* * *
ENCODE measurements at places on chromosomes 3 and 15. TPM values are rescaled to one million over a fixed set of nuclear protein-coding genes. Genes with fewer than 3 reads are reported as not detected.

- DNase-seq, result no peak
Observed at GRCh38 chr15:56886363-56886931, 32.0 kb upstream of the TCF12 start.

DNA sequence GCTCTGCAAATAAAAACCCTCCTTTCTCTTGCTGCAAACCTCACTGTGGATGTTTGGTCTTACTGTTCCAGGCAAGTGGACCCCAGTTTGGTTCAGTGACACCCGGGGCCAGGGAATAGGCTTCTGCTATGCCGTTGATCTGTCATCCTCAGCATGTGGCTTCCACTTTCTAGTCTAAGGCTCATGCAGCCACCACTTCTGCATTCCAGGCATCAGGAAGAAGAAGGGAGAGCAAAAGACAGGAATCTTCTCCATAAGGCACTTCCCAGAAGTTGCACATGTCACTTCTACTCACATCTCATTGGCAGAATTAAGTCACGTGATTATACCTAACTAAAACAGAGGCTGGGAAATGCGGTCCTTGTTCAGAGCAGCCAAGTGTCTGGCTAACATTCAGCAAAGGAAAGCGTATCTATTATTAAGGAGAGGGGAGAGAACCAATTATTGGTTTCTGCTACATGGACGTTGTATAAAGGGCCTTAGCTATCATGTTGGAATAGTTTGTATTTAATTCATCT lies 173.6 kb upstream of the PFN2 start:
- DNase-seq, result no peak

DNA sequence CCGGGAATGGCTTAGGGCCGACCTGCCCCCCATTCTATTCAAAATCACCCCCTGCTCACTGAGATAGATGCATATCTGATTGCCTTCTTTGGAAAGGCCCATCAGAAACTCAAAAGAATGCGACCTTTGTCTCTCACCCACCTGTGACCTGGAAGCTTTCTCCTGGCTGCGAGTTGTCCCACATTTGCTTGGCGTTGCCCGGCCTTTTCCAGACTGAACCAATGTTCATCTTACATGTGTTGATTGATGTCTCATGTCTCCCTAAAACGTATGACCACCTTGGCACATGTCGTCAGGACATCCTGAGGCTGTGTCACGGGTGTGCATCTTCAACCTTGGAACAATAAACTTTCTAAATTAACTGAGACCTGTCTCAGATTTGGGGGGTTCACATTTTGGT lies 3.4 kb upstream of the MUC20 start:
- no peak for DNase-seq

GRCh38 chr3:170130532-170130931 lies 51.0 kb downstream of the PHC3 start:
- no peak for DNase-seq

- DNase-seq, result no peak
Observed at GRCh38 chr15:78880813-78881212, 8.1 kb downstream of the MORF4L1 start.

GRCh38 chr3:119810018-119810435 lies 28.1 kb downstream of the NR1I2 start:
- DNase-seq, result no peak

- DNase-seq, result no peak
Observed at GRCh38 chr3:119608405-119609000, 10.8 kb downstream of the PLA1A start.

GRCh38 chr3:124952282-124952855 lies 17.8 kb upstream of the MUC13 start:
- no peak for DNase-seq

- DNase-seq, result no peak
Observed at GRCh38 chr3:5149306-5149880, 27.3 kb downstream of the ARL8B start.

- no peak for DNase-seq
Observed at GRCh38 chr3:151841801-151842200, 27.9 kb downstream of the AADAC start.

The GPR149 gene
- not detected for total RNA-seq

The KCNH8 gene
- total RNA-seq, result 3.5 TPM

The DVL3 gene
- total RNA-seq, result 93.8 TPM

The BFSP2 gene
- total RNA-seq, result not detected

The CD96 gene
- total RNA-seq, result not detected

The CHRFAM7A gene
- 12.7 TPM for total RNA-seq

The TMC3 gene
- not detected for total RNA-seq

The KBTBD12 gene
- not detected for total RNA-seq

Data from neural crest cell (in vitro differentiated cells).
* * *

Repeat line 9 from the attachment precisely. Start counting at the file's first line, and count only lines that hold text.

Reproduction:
- no peak for DNase-seq